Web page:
Tanzania remains heavily agricultural, with 80% of the total population engaging in subsistence farming. Rural areas are subjected to increased food shortages in comparison to urbanised areas, with a survey carried out within the country in 2017 finding 84% of people in rural areas suffering food shortages over a 3-month period compared to 64% of residents in cities. This disparity between rural and city nutrition can be attributed to various factors; increased nutritional needs due to manual labour, more limited access to food as a result of poor infrastructure, high-susceptibility to the damaging effects of nature and the “Agricultural Productivity Gap”. The Agricultural Productivity Gap postulates that “value added per worker” is often much lower within the agricultural sector than that found within non-agricultural sectors. Furthermore, allocation of labour within the agricultural sector is largely allocated ineffectively.
Programmes targetting hunger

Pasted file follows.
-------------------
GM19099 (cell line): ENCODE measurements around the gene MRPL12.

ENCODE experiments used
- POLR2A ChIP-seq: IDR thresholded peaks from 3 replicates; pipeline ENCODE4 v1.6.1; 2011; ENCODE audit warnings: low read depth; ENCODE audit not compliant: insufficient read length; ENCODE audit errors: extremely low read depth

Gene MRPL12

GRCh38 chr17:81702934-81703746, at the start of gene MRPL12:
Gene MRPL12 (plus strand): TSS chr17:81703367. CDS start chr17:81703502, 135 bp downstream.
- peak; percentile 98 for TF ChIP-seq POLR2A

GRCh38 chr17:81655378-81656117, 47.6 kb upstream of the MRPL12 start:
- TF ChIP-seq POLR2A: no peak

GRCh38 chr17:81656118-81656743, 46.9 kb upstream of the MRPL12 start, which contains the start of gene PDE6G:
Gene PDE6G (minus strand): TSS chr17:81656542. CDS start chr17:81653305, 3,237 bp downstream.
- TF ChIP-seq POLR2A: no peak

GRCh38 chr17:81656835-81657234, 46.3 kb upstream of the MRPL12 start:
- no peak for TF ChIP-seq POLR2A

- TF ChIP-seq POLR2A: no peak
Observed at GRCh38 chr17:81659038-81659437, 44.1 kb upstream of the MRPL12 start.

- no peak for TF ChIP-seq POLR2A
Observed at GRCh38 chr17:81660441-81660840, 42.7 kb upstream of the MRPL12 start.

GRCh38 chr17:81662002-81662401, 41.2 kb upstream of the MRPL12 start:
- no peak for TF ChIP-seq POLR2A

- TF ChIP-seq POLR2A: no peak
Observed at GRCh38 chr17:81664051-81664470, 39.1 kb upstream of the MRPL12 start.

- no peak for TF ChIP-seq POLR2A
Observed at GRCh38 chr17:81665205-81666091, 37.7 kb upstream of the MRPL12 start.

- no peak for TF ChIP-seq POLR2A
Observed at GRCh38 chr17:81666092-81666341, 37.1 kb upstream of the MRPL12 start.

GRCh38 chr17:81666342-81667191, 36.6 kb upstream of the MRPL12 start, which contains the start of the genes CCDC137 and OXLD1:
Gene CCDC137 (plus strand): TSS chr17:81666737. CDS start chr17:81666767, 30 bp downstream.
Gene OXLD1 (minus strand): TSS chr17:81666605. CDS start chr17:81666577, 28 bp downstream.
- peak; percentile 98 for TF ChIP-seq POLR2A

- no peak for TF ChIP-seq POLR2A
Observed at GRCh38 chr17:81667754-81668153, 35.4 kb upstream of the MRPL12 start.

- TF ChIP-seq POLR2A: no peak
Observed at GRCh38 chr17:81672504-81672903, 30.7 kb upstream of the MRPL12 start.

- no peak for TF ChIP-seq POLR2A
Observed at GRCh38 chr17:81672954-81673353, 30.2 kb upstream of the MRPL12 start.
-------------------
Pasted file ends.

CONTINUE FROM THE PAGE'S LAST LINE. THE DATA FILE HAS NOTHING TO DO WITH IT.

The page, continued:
USAID programmes focussing on nutrition operate within the Morogoro, Dodoma, Iringa, Mbeya, Manyara, Songwe and Zanzibar regions of Tanzania. These “Feed the Future” programmes heavily invest in nutrition, infrastructure, policy, capacity of institutions and agriculture which is identified by the organisation as a key area of economic growth in the country. A Tanzanian government led initiative “Kilimo Kwanza” or “Agriculture First” aims to encourage investment into agriculture within the private sector and hopes to improve agricultural processes and development within the country by seeking the knowledge of young people and the innovation that they can potentially provide. During the 1990s, around 25% of Tanzania’s population were provided access to iodized oil aimed to target iodine deficiency within expecting mothers, as result of studies showing the negative effects of in-utero iodine deficiency on cognitive development in children. Research showed that children of mothers with access to the supplement achieved on average greater than a third of a year more education than those who did not.